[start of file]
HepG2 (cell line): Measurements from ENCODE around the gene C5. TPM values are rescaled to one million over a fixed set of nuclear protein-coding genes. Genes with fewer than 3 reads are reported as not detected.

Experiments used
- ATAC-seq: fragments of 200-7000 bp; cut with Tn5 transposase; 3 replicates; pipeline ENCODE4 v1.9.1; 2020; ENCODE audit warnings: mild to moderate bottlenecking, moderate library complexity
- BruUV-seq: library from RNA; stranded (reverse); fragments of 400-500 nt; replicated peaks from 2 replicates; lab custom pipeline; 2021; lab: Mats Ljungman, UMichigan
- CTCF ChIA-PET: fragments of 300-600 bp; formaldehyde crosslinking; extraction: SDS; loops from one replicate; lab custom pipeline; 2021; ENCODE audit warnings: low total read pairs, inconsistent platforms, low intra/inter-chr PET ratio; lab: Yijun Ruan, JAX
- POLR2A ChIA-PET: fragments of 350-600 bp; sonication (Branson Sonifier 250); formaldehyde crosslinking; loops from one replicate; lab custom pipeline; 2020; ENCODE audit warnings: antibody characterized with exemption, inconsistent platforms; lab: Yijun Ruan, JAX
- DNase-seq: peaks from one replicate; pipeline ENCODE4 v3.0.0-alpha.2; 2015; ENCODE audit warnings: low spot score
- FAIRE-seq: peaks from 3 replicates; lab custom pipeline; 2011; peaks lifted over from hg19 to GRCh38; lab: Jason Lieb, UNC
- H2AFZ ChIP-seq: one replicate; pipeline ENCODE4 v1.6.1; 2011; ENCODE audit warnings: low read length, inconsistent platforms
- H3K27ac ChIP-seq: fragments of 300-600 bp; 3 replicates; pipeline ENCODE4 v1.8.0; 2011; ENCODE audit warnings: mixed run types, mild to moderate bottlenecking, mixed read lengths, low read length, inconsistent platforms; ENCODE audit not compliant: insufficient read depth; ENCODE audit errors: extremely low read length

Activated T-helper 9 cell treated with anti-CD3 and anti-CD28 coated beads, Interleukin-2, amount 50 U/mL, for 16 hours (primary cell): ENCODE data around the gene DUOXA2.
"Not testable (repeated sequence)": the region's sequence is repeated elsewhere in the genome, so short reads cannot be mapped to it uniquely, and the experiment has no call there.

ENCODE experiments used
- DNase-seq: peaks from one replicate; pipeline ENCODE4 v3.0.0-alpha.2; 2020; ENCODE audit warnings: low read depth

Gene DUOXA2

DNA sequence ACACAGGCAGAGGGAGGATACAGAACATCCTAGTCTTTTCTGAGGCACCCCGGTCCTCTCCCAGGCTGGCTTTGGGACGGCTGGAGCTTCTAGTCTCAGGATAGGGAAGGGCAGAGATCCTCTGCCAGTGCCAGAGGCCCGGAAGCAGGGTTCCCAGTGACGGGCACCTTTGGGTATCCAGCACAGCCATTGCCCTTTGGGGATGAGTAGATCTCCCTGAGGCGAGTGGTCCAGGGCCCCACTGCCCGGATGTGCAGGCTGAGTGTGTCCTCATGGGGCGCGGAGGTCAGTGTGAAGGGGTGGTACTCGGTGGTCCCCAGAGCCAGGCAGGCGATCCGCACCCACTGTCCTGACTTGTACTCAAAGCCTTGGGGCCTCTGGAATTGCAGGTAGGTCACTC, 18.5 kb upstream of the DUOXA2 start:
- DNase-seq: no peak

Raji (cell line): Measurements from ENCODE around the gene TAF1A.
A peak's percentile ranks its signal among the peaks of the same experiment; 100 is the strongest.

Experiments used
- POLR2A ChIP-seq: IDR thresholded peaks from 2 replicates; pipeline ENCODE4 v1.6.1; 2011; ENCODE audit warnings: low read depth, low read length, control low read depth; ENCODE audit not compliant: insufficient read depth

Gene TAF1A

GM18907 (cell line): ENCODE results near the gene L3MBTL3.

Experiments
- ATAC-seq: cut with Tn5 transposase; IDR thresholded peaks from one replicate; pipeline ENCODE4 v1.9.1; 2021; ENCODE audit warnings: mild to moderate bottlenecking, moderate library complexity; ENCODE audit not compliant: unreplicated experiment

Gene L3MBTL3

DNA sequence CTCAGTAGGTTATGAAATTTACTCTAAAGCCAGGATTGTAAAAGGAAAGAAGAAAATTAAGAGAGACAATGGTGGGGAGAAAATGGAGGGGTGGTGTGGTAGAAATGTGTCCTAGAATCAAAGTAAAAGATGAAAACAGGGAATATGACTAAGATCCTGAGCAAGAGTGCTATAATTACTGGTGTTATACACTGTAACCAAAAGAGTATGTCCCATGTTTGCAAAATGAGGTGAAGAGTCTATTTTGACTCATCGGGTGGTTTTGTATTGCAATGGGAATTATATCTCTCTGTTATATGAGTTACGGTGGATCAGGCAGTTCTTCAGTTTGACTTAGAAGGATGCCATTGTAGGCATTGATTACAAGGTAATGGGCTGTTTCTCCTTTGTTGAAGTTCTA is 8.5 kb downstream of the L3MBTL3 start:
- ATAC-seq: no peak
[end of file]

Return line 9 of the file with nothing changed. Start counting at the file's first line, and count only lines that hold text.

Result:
- H2AFZ ChIP-seq: one replicate; pipeline ENCODE4 v1.6.1; 2011; ENCODE audit warnings: low read length, inconsistent platforms